As U.S. Air Force officials marked the 50th anniversary of the deployment of nuclear missiles to sites in the rural United States this past week, residents in some of these communities are still grappling with another legacy — groundwater pollution from chemicals used to clean and maintain the weapons.
The U.S. Army Corps of Engineers is identifying and cleaning up dozens of former nuclear missile sites in nine states.
To date, the corps has spent $116 million at 44 former Atlas and Titan intercontinental ballistic missile — or ICBM — sites and 19 former Nike anti-aircraft missile sites from the early Cold War. The missile sites include 14 in Kansas, 10 in Nebraska, seven in Wyoming, seven in Colorado and two in Oklahoma. California, New Mexico, New York and Texas have one contaminated site each.
Total cleanup costs are projected to cost $400 million, according to corps spokeswoman Candice Walters.
The problem is a chemical called trichloroethylene, or TCE, which was used to keep missiles clean and ready to rumble on short notice. Long before environmentalism went mainstream, the men who maintained the missiles didn't think twice about dumping used TCE into the silos' blast pits.
Plenty of potential problems
Exposure to high concentrations of the chemical could cause nervous system problems, liver and lung damage, abnormal heartbeat, coma and death, according to the Department of Health and Human Services' Agency for Toxic Substances and Disease Registry. TCE also may cause cancer, other government agencies say.
TCE may have polluted many more missile sites than the corps is aware.
The corps has evaluated a total of 395 former ICBM and Nike missile sites since the Formerly Used Defense Sites, or FUDS, program began in the early 1980s. But the corps didn't identify TCE as a high priority until the U.S. Environmental Protection Agency adopted a drinking water standard for the chemical in 1989.
"As new contaminants are identified, then we have to go back and look at some of the sites we have and say, 'Ooh, maybe this is something we should be looking for,'" Walters said.
One advocate for more aggressive cleanup of TCE said the FUDS program is too underfunded for the corps to look harder for the chemical.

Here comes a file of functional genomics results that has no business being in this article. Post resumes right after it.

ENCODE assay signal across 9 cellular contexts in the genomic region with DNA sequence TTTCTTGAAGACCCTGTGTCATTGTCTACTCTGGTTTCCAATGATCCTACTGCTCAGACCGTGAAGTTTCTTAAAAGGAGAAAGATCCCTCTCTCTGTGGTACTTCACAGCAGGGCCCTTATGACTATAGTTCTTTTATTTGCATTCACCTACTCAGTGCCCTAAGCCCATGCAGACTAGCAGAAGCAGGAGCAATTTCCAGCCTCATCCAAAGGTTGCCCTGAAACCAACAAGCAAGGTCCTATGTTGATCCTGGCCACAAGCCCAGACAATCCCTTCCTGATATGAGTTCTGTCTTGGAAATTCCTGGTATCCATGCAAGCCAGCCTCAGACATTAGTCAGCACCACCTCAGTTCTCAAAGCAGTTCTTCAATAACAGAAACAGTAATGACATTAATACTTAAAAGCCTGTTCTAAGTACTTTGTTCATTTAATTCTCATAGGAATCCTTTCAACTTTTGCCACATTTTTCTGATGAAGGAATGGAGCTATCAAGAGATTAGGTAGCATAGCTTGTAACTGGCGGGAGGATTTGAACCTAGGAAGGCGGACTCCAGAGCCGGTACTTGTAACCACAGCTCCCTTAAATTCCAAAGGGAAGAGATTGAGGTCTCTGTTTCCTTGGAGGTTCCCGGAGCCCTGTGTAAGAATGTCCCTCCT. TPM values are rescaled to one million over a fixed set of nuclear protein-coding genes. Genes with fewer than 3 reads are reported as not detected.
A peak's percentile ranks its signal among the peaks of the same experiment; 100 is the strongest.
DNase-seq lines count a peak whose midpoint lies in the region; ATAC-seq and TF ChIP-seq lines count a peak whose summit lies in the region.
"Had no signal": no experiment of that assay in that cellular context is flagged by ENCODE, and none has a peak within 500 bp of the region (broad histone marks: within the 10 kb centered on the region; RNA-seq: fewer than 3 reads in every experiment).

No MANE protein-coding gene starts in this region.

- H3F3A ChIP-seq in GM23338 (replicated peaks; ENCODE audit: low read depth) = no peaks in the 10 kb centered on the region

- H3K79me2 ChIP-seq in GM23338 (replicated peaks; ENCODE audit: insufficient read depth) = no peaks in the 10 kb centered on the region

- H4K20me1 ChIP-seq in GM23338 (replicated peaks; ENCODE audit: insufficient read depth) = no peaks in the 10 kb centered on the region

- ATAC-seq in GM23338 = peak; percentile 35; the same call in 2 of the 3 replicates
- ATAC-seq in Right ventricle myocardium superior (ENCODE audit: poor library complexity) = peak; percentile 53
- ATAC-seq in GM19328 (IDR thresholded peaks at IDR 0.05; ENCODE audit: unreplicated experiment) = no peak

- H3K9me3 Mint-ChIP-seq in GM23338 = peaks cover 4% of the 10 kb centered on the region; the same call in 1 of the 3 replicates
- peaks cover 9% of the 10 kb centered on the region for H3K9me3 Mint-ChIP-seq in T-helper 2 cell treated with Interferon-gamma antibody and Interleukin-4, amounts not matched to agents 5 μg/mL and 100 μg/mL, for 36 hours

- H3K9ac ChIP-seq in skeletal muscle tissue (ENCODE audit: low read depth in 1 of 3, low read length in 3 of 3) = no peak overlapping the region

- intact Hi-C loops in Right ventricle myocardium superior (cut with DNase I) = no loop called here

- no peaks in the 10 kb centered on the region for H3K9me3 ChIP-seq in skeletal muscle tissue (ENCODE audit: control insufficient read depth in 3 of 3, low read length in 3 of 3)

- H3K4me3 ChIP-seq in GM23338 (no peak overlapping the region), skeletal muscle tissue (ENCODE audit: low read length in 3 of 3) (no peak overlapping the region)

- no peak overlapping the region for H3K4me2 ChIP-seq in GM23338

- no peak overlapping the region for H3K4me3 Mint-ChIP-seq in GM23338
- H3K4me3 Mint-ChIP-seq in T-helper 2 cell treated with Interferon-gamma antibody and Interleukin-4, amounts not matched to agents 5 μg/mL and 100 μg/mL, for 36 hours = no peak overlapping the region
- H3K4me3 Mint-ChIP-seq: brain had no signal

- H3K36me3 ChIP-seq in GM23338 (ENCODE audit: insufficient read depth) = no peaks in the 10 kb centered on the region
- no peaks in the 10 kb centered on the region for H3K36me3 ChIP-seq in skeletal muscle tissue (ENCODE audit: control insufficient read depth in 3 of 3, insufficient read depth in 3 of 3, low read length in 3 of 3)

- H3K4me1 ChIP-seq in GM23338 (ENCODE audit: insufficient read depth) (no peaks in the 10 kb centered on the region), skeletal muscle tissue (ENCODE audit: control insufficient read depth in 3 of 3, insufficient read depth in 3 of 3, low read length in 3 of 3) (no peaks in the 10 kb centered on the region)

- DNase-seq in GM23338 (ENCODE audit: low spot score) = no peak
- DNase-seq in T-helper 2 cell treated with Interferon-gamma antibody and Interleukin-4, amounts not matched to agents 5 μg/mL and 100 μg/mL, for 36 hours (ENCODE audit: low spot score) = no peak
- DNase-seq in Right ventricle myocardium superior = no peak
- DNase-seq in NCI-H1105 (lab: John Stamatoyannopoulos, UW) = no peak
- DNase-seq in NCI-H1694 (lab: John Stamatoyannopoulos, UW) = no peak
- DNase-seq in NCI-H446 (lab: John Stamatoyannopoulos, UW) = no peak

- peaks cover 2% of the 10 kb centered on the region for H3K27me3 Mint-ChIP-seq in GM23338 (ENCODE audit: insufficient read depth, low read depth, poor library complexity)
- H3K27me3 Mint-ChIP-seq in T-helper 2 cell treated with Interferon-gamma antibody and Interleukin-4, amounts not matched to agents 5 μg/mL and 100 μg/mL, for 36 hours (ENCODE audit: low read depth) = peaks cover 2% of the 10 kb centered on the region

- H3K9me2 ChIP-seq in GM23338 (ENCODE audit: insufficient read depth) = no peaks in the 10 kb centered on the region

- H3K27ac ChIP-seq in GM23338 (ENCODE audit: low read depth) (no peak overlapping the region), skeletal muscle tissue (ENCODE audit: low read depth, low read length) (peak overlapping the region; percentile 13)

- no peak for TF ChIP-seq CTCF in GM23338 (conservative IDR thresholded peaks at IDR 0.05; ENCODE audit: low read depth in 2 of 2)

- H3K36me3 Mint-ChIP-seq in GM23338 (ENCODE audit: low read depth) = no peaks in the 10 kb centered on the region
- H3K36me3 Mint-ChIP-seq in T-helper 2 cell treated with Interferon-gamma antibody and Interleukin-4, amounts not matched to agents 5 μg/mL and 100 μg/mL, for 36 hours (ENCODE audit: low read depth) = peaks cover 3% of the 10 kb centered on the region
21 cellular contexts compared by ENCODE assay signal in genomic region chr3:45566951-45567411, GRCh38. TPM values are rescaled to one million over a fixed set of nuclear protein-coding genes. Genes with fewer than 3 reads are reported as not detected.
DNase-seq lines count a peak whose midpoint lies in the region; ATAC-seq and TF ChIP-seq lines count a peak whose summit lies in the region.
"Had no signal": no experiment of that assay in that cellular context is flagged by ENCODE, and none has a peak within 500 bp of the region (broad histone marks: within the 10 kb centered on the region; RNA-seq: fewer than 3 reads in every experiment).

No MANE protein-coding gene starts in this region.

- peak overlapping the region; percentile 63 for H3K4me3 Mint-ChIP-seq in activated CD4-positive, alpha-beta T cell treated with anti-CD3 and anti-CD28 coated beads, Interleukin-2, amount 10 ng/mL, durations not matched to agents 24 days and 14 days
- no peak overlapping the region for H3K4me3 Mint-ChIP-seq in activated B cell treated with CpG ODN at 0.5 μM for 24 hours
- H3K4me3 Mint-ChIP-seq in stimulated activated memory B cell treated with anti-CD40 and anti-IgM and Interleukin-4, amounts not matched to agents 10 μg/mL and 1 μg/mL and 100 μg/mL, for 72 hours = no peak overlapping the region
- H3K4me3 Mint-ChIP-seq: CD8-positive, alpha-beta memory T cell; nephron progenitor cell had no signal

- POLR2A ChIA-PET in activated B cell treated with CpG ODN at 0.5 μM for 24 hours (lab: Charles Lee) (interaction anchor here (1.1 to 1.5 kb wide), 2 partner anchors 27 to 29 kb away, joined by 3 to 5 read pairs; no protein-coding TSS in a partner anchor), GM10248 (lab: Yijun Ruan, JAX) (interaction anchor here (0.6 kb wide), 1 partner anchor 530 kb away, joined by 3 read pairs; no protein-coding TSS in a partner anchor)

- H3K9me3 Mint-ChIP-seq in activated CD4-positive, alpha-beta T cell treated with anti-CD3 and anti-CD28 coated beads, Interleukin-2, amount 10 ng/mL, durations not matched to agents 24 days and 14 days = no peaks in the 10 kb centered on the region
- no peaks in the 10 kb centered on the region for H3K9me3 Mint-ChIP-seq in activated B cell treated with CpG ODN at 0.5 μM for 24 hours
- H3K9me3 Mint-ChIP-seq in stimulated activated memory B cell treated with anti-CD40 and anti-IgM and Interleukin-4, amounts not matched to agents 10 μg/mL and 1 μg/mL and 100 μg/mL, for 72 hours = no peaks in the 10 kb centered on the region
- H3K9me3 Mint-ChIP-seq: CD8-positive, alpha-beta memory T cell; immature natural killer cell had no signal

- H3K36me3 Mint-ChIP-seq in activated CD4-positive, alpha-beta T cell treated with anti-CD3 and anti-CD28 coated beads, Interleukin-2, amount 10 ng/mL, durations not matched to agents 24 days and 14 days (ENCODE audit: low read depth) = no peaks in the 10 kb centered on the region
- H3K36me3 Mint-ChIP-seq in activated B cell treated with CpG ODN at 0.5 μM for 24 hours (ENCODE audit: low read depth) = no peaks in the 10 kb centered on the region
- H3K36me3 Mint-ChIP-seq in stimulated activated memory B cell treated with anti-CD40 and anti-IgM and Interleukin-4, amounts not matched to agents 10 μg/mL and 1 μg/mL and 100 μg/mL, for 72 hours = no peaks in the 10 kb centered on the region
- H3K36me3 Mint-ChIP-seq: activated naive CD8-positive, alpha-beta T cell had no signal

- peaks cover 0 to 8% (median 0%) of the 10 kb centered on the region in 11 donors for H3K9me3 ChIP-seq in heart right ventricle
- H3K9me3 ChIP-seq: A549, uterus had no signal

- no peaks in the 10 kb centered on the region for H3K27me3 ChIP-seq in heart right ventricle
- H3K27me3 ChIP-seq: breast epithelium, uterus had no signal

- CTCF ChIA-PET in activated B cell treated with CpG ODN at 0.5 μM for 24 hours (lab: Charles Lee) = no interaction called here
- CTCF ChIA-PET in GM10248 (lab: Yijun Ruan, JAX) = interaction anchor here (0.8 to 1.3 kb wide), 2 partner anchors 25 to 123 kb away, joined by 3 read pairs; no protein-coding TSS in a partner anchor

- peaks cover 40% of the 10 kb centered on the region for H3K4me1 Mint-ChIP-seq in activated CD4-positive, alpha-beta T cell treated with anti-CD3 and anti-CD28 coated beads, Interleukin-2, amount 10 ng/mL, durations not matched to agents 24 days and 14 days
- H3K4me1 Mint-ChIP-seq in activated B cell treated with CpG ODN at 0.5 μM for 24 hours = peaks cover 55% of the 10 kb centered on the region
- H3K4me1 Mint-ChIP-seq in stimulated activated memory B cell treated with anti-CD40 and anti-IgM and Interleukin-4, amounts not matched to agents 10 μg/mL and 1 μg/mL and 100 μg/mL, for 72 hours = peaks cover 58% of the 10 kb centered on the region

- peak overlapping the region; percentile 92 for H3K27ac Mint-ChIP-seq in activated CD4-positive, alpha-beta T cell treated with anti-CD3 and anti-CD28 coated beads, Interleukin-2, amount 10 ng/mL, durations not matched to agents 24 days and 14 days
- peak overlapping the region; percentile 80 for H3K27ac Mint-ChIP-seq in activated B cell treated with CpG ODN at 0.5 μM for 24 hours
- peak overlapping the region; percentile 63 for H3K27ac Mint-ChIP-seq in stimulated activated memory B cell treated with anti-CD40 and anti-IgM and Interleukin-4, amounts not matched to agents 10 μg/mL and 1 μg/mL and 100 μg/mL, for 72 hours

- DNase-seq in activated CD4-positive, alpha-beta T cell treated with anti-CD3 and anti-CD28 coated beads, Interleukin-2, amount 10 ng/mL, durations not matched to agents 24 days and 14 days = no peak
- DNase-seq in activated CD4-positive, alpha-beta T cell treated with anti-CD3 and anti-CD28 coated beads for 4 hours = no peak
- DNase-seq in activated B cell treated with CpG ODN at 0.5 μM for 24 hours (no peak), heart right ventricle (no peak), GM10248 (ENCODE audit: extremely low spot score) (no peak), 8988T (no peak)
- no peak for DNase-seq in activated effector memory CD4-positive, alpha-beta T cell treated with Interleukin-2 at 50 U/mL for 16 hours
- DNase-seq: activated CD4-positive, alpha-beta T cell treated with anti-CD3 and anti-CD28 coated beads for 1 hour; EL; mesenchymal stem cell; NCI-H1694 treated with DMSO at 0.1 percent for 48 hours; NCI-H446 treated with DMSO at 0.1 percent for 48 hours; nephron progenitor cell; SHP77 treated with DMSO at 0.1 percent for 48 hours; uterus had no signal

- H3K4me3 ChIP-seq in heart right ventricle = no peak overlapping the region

"They don't look too hard for new contamination because if they do, they have tell people they have to clean it up," said Lenny Siegel, executive director of the Center for Public Environmental Oversight at the Pacific Studies Center in Mountain View, Calif.
The FUDS program gets $306 million a year for cleanup work at more than 9,000 former defense sites nationwide that is projected to cost $17.8 billion, Walters said.
Deciding which contaminated missile sites to clean up depends in part on how many people nearby could be exposed to TCE, said Jeff Skog, TCE remediation manager for the corps office in Omaha, Neb. "So it sort of depends on what's available during any given year and how high on up the list it is for priority projects," he said.
The most common use for TCE — especially in decades past, before it was identified as toxic — was as a degreaser and lubricant. TCE also has been used in model airplane glue, whiteout and dry-cleaning chemicals.
"It's a rather remarkable chemical," Siegel said. "But the evidence is it's bad for you."
The National Toxicology Program has determined that TCE is "reasonably anticipated" to be a human carcinogen and the International Agency for Research on Cancer has said that TCE is "probably carcinogenic" in people. Large-scale studies of health effects from TCE in drinking water however have been inconclusive.
In southeast Wyoming and northern Colorado, the corps has identified TCE pollution at 11 former Atlas D and Atlas E missile sites that were overseen by F.E. Warren Air Force Base before being decommissioned and sold off in the mid-1960s. Most of those sites are remote, making them low priorities for cleanup.
One site north of Fort Collins, Colo., is close to a river. An environmental group says a planned reservoir that would partly cover the site could contaminate the Poudre River and municipal water supplies downstream.
"If the TCE plume gets to the river, it will be a dangerous chemical pollutant that the water providers have to deal with," said Gary Wockner with SaveThePoudre.org.
The city of Cheyenne has been using four water wells about 10 miles west of town and eight miles east of the second ICBM site that was built in the American heartland. The wells are located within an unusually large, eight-mile-long plume of TCE within the Ogallala Aquifer.
TCE was first detected in the city wells in the 1990s but levels mostly remained below the EPA's drinking water standard of 5 parts per billion. Aeration at the city's water treatment plant broke down the TCE and made it undetectable in the city's drinking water, said plant manager Bud Spillman.
Since last December, however, two wells have had TCE as high as 40 ppb — eight times the EPA standard — prompting the corps to install a filter on one well. Meanwhile, the corps has been looking at more elaborate cleanup measures including pumping contaminated water from the aquifer at a cost of up to $15 million, Skog said.
Hank VanGoethen, who lives west of Cheyenne, said he's not convinced that drinking his well water for 27 years did him any harm. TCE in his well recently increased from 4.5 ppb to 28 ppb, he said, prompting the corps to install a filter on his well earlier this year.
He said he drank bottled water for months until the work was finished.
"So far it hasn't cost me anything but aggravation, waiting for them to get it done and watching them do it," he said. "It was definitely a government job."